Who owns your data? (Is the public cloud losing its silver lining?)

Who owns your data?

A large part of the hype about Web 2.0 is about the ‘cloud’ i.e. allowing a 3rd party company to look after your data for you (e.g. Hotmail, Google Documents) and potentially add value by allowing you to connect socially with others (e.g. photos stored in Facebook or Flikr). Your data is always available to you, from any HaCk3D PC (or mobile device) no matter where you are in the world and you’re protected against losing your data if your PC has problems.

This cloud is turning out to have a dark lining, brought to attention by Yahoo’s leaked slide indicating that social bookmarking site ‘delicious’ would be closed as part of Yahoo’s streamlining of its services. This sent a wave of fear across the web, as people began to contemplate that the thousands of bookmarks that they’d built up over years of use could be summarily deleted as part of a corporate restructuring. It seems that our cloud based data may not be as permanent as the Hello hype suggests. A similar situation occured with Google Wave, which has ceased active development: although to their credit Google have introduced a feature to export waves (albeit 10 at a time), and is looking for alternative hosting for existing waves. And back at troubled Yahoo, yet another similar situation is developing in Yahoo Video, which is set for closure. All user uploaded content is due to be deleted on 15th March 2011. Again to their credit Yahoo have introduced download functionality as a result, but users must retrieve their content by the expiry date to avoid deletion.

Facebook is currently the corporate poster-child, but we cannot anticipate what will happen in the future: MySpace was sold for a huge sum and is struggling to provide a return on the investment (yesterday announcing the cut of half their workforce). If Facebook floats and is then overtaken by a younger nimbler rival, we cannot know what could happen to all the data we’ve uploaded to facebook over the past few years. In both the hypothetical Facebook example and the real-life delicious scenario, the problem is aggravated by the lack of good tools provided for exporting your data from their service. It’s easy enough to bulk upload content over time, but the only option for extracting photos from facebook is viewing and saving them one by one (unless users find a 3rd party application). Given that many people upload photos directly from their phones to facebook, the web-based version may be the only copy they have. In this circumstance people would expect to have greater ability to access and extract their data, rather than being beholden to the provider or forced to turn to 3rd party tools.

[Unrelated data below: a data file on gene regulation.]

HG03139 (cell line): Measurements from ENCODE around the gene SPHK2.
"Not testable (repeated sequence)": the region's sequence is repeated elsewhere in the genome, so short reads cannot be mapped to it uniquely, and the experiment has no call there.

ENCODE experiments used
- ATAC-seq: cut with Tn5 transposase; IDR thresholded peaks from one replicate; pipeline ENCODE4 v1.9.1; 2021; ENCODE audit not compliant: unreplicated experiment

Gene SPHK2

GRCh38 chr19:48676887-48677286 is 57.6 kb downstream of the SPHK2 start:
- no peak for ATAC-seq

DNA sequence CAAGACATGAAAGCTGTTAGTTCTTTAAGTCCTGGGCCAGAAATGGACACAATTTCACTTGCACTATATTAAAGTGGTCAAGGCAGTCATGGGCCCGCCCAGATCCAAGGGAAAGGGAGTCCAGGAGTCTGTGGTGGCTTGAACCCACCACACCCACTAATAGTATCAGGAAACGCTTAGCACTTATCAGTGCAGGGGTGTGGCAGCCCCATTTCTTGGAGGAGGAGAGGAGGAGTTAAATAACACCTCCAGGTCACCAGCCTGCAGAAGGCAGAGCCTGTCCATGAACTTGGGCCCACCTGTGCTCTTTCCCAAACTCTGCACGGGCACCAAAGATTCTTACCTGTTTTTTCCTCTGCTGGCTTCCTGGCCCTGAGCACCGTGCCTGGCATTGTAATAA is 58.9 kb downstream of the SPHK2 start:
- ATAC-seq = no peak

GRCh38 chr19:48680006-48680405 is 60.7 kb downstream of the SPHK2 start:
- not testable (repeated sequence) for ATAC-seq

An of ideal here would be for providers to provide better tools and APIs for users to withdraw their data wholesale. The concern from the provider’s perspective is that users can then withdraw their data and move to other providers – hence the lack of these data backup / export tools in the first place.